The chairman of the Republican-led House of Representatives’ tax-writing panel proposed on Wednesday the first complete overhaul of the nation’s tax code since 1986, a plan that both political parties are likely to debate throughout this election year.
Chances are the effort will go nowhere in this Congress, a point conceded even by Republican leaders. But the 979-page blueprint, which includes collapsing individual tax brackets to 10 and 25 percent for virtually all taxable income and lowering corporate tax rates, allows both parties to argue that they’re champions of a simpler, fairer tax code.
Both sides recognize that the public is eager for a more understandable and sensible tax code. The issue also presents an opportunity for both parties to talk in reasonable terms about a big issue, the kind of dialogue often missing in ongoing debates about immigration, federal debt limits and spending cuts.
“This legislation does not reflect ideas solely advanced by Democrats or ideas solely advanced by Republicans,” said Rep. Dave Camp, R-Mich., the chairman of the House Ways and Means Committee Chairman and the author of the proposal.
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The plan, he said, “recognizes that everyone is a part of this effort and can benefit when we have a code that is simpler and fairer.”
The White House found the plan a “constructive, specific proposal” that should trigger dialogue about how to proceed, said spokesman Josh Earnest. He cited several reasons for optimism, notably loophole closings and using revenue for infrastructure improvements.
The top Democrat on the Ways and Means Committee offered a similar view.
“Chairman Camp’s tax reform proposal opens up a discussion that Democrats have wanted to engage in on a bipartisan basis,” said Rep. Sander Levin, D-Mich.
The Senate’s top Democratic and Republican tax writers issued a join statement that said, “We look forward to working with members in both chambers and on both sides of the aisle to move the conversation forward.” Republicans saw promise in using the plan to counter Democratic criticism that Republicans are too extreme and too partisan.
The Camp plan would narrow the seven current tax brackets into two. Individuals who earn less than $37,400 a year would pay a 10 percent tax rate on taxable income, as would joint filers with income below $74,800. Everyone else would pay a 25 percent rate.
In a bid to entice Democrats, who insist on higher taxes on the wealthy, the plan would have a 10 percent surcharge on individuals with adjustable gross incomes above $400,000 and joint filers above $450,000. It also would reduce how much mortgage interest could be deducted from taxable income for home loans of more than $500,000, and end the ability to deduct state and local taxes from a federal return.
The proposal would cut the corporate tax rate to 25 percent from 35 percent.
It would return the tax rate on capital gains, now at 20 percent, to the rate of ordinary income, which for most Americans would become 25 percent. But about 40 percent of capital gains and dividends could be excluded from taxation under the proposal.
Senate Minority Leader Mitch McConnell, R-Ky., said Tuesday that the plan had “no hope” of passing this year, while House Speaker John Boehner, R-Ohio, was equally glum.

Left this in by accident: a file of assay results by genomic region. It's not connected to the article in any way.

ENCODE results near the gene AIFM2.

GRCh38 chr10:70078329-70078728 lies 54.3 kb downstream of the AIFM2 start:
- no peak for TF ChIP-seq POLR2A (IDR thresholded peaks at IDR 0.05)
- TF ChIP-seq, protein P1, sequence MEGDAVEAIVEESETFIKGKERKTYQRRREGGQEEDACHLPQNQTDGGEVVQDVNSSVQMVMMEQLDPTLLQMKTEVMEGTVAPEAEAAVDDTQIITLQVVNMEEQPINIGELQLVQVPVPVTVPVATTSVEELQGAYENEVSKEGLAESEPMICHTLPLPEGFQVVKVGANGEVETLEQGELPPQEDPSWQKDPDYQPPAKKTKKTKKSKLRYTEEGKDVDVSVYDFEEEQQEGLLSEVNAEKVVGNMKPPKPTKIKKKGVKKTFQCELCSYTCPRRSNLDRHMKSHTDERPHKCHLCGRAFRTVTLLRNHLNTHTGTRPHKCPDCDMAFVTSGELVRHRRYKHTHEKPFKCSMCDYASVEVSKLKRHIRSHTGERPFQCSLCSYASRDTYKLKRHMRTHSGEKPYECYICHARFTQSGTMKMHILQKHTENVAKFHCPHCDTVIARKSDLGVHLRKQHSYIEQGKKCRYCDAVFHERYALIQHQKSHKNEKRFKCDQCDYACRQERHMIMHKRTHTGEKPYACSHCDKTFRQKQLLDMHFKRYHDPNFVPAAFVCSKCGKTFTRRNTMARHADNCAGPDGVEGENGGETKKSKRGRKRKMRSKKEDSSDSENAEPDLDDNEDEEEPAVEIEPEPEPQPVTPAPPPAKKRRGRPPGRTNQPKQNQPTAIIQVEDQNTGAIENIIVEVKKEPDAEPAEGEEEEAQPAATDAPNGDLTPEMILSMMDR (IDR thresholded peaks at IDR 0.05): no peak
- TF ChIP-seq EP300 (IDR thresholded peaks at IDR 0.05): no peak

Boehner did favor the idea of collapsing tax brackets.
“To bring down rates, you clean out a lot of the garbage that’s in there and the special interest issues that are in there. And so I think we ought to have a real conversation about this, and this is the beginning of that conversation,” he said.
Interest groups reacted quickly to the Camp plan. The Private Equity Growth Capital Council, which represents well-heeled private-equity firms, criticized the proposal, which calls for rolling back tax law that allows the managers of these firms to have their earnings taxed not as wages but at the lower rate of investment income.
“It is so disappointing that Chairman Camp chose to single out private equity, real estate and venture capital investment by exacting a 40 percent tax increase that will discourage new investment,” the council said.
The proposed revamp also would change the way high-income earners can save for retirement. It would restrict them to Roth-style retirement accounts that use after-tax income – as opposed to pretax income, as is the case for the conventional 401(k) retirement plans held by many working Americans.
This change would affect 5 percent of the workforce, Camp said, and involves those who set aside more than $8,750 a year in tax-deferred accounts such as 401(k) plans and individual retirement accounts.
There’s less to that idea than there appears, cautioned Len Burman, a nationally recognized tax expert who’s a professor at Syracuse University.
“At best it’s just a timing gimmick. It’s a shift in the timing of revenue. It looks like we collect more right now, but we’re giving up more in the future,” he said.
That’s because conventional retirement accounts are taxed upon withdrawal in retirement, when there’s a large pot of money because of compounding gains. Roth IRAs involve after-tax income, sort of paying future taxes up front. They’re used to shelter income and lower estate taxes because they can be left alone and passed on to beneficiaries such as children after the account holder dies.
“Roths are really advantageous for super wealthy people, who are the people I have the fewest concerns about when it comes to retirement savings,” said Burman.
Lesley Clark contributed to this article.